I’m just flabbergasted U.S. Airways couldn’t bother to speak up on behalf of passenger complaints. Ridiculous.

  • Justin

    Carver,

    You’re comparing apples to oranges. No one is making the assertion of equal risk. I am simply stating that a child is able to cause distraction and damage aboard an aircraft.

    Kids get mad and act out. Cue my video. Was the girl going to cause much damage- Doubtful. Except maybe to the chairs by kicking them.

    Still, ill behavior is ill behavior. Yes, an adult knows better. A child does not. The parent holds responsibility to teach the kid manners or to medicate if sick. Optimally, good parents postpone if the child is sick.

  • Justin

    There’s plenty of excuses for why a problem happens. It’s the solution that really matter. ADHD and ADD are so over-diagnosed, that parents use the label as a daily crutch.

    Good, solid, parenting is what’s often lacking and being we’re a busy society, parents rather take the quick fix.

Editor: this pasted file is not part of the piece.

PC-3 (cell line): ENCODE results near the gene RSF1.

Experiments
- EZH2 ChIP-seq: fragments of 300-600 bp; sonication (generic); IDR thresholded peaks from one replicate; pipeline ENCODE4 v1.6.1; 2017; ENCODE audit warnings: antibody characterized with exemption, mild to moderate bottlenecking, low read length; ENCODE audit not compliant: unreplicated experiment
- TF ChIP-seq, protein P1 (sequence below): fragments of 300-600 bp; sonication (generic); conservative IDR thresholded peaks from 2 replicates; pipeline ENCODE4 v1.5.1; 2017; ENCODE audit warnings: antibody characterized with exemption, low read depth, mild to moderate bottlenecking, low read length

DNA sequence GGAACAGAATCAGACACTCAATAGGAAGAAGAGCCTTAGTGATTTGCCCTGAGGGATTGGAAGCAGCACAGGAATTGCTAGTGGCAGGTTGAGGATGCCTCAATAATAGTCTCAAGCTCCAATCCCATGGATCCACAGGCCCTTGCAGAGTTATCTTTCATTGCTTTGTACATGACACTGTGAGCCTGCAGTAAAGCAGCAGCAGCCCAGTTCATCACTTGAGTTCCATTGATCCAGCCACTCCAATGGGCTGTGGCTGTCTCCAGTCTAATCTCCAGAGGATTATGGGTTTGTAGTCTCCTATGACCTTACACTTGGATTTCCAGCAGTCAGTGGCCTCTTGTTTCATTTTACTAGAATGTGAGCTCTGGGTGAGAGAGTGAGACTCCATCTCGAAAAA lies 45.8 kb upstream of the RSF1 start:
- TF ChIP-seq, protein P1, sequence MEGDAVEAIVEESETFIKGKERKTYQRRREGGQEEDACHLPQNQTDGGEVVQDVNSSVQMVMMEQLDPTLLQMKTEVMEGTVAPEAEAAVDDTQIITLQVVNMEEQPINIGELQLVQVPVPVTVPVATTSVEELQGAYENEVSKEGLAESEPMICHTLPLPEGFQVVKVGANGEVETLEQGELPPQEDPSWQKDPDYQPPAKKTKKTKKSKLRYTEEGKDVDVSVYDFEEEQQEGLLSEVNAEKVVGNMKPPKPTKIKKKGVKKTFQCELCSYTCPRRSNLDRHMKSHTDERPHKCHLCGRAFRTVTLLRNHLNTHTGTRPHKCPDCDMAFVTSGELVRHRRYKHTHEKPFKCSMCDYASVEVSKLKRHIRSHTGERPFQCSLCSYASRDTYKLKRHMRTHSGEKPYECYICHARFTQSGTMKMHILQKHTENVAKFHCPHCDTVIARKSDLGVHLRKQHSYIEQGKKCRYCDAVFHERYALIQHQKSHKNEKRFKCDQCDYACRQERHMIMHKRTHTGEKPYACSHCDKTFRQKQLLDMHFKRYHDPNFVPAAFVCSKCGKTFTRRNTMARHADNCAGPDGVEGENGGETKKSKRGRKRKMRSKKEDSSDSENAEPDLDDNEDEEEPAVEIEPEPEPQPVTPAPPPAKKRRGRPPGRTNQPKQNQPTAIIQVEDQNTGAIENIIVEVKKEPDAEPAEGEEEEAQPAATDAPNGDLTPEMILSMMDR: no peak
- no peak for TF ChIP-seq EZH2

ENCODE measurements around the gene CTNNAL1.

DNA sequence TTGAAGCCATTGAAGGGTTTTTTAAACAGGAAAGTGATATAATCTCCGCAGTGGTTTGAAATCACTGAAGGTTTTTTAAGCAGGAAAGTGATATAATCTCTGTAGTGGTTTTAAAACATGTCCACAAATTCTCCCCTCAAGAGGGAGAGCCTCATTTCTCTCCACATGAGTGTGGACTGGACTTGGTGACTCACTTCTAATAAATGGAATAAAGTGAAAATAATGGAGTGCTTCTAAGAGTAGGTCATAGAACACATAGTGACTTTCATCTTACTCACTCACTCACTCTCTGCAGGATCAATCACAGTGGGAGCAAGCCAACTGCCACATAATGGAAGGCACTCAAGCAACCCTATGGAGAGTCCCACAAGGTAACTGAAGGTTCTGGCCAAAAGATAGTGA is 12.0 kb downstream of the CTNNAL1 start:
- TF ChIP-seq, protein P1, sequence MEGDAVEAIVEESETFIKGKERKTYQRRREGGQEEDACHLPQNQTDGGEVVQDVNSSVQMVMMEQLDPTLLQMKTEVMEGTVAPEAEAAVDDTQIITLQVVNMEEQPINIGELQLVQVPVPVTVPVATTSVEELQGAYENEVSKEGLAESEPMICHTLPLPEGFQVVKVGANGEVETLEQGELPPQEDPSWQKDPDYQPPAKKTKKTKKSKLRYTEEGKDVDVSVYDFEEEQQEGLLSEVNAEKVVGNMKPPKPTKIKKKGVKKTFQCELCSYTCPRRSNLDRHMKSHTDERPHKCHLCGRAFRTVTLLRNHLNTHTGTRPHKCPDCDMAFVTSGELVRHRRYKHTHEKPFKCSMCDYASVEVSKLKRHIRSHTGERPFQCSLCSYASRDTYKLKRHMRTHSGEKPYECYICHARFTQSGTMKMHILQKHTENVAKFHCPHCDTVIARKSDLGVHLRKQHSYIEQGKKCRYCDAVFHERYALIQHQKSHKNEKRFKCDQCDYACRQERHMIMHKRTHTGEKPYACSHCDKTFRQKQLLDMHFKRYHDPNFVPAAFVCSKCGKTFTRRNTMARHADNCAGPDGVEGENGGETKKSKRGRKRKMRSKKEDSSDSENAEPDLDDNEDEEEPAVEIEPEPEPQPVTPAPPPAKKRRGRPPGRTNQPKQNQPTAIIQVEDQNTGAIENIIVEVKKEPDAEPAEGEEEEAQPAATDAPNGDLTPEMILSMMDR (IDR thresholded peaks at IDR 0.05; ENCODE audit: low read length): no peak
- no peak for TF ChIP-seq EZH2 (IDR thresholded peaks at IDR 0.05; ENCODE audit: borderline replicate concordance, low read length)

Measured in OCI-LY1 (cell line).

• Carver Clark Farrow

    I certainly don’t blame you for backtracking from an untenable position. But your comment speaks for itself

    Short of an adult knowing better, an unruly child or adult are merely different in namesake.

    merely different in namesake. Or to use the original Shakespearean

    What’s in a name? that which we call a rose. By any other name would smell as sweet;

  • Justin

    Carver,
    Are airlines running a business or popularity contest? Regardless of the individual, unruly is unruly, by any other name. I.E. Whether an adult or child, the position remains the same – Damage can occur.

    It was you, not I, who professed a 200lb man is equal to a child. Your argument is Apples to Oranges. We’re talking principle and not equality.

    Principle, an unruly child can cause damage just like a grown adult. Does the grown adult pose a more empirical threat? Sure, a child is no where near 200lb.
    Should passengers have to deal with unruly children, unruly adults, or any misbehaved passenger? NO.

    Airlines need to stop trying to run a popularity contest in lieu of the safety and comfort of all others onboard.